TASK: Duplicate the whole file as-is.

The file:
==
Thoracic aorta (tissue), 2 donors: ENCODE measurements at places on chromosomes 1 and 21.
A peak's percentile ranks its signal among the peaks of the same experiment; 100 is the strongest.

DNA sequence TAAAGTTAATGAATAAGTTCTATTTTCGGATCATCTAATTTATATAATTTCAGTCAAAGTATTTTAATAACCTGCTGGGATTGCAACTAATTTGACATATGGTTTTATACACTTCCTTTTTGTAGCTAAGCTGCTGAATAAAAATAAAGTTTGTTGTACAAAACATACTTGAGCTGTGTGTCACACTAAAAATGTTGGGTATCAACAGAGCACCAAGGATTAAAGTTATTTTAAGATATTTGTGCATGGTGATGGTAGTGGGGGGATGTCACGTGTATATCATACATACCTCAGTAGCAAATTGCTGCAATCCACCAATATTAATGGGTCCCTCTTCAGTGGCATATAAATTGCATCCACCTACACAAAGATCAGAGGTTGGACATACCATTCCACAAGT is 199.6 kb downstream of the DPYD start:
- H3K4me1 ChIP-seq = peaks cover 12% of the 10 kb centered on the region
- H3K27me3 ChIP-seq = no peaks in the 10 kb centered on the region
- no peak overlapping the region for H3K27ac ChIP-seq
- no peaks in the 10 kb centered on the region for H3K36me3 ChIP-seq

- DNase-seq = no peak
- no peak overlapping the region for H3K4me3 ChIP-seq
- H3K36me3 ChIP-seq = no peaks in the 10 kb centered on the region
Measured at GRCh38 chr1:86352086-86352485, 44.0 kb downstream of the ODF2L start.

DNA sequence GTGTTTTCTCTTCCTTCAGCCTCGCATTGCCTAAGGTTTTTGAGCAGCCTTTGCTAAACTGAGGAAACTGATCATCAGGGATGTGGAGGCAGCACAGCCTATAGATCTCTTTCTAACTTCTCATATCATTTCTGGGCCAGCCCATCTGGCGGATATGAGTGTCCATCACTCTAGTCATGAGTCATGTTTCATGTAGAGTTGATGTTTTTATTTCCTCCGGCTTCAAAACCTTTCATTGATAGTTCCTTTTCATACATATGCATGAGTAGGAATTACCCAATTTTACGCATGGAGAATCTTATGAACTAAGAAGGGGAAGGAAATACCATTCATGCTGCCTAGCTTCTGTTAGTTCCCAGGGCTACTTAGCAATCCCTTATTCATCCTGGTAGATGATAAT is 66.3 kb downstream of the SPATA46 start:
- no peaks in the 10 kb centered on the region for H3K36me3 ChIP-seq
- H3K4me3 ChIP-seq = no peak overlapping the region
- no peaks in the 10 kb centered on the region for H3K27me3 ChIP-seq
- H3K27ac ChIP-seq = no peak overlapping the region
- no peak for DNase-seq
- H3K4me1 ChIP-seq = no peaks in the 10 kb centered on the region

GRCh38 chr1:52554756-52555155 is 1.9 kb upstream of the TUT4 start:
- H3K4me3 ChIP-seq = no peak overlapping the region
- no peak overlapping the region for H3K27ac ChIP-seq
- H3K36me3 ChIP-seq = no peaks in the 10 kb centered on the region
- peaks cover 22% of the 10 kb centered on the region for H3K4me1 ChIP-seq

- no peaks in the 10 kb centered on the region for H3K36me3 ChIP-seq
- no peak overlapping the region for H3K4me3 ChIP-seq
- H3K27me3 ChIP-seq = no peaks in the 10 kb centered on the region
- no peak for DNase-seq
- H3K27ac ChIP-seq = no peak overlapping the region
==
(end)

Thoracic aorta (tissue), 2 donors: ENCODE measurements at places on chromosomes 1 and 21.
A peak's percentile ranks its signal among the peaks of the same experiment; 100 is the strongest.

DNA sequence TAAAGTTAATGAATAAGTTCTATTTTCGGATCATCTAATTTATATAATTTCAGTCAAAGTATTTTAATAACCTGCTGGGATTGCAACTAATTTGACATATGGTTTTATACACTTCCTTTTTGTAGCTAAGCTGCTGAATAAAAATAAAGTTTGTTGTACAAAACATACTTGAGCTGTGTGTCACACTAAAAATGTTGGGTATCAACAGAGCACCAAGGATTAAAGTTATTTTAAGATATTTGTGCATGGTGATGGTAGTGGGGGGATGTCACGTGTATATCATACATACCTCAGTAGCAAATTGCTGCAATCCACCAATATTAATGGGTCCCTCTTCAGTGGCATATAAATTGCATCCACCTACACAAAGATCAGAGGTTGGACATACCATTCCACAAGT is 199.6 kb downstream of the DPYD start:
- H3K4me1 ChIP-seq = peaks cover 12% of the 10 kb centered on the region
- H3K27me3 ChIP-seq = no peaks in the 10 kb centered on the region
- no peak overlapping the region for H3K27ac ChIP-seq
- no peaks in the 10 kb centered on the region for H3K36me3 ChIP-seq

- DNase-seq = no peak
- no peak overlapping the region for H3K4me3 ChIP-seq
- H3K36me3 ChIP-seq = no peaks in the 10 kb centered on the region
Measured at GRCh38 chr1:86352086-86352485, 44.0 kb downstream of the ODF2L start.

DNA sequence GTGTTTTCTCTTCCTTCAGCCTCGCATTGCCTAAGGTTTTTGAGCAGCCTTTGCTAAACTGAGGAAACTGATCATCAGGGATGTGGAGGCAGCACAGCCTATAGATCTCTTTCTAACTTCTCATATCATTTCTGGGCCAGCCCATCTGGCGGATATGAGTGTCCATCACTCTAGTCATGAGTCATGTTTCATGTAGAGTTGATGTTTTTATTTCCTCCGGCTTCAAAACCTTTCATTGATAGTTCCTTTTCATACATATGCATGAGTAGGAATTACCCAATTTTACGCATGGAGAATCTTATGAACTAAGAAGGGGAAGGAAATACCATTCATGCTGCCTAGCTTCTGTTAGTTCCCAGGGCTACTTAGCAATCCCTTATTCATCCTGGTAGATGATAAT is 66.3 kb downstream of the SPATA46 start:
- no peaks in the 10 kb centered on the region for H3K36me3 ChIP-seq
- H3K4me3 ChIP-seq = no peak overlapping the region
- no peaks in the 10 kb centered on the region for H3K27me3 ChIP-seq
- H3K27ac ChIP-seq = no peak overlapping the region
- no peak for DNase-seq
- H3K4me1 ChIP-seq = no peaks in the 10 kb centered on the region

GRCh38 chr1:52554756-52555155 is 1.9 kb upstream of the TUT4 start:
- H3K4me3 ChIP-seq = no peak overlapping the region
- no peak overlapping the region for H3K27ac ChIP-seq
- H3K36me3 ChIP-seq = no peaks in the 10 kb centered on the region
- peaks cover 22% of the 10 kb centered on the region for H3K4me1 ChIP-seq

- no peaks in the 10 kb centered on the region for H3K36me3 ChIP-seq
- no peak overlapping the region for H3K4me3 ChIP-seq
- H3K27me3 ChIP-seq = no peaks in the 10 kb centered on the region
- no peak for DNase-seq
- H3K27ac ChIP-seq = no peak overlapping the region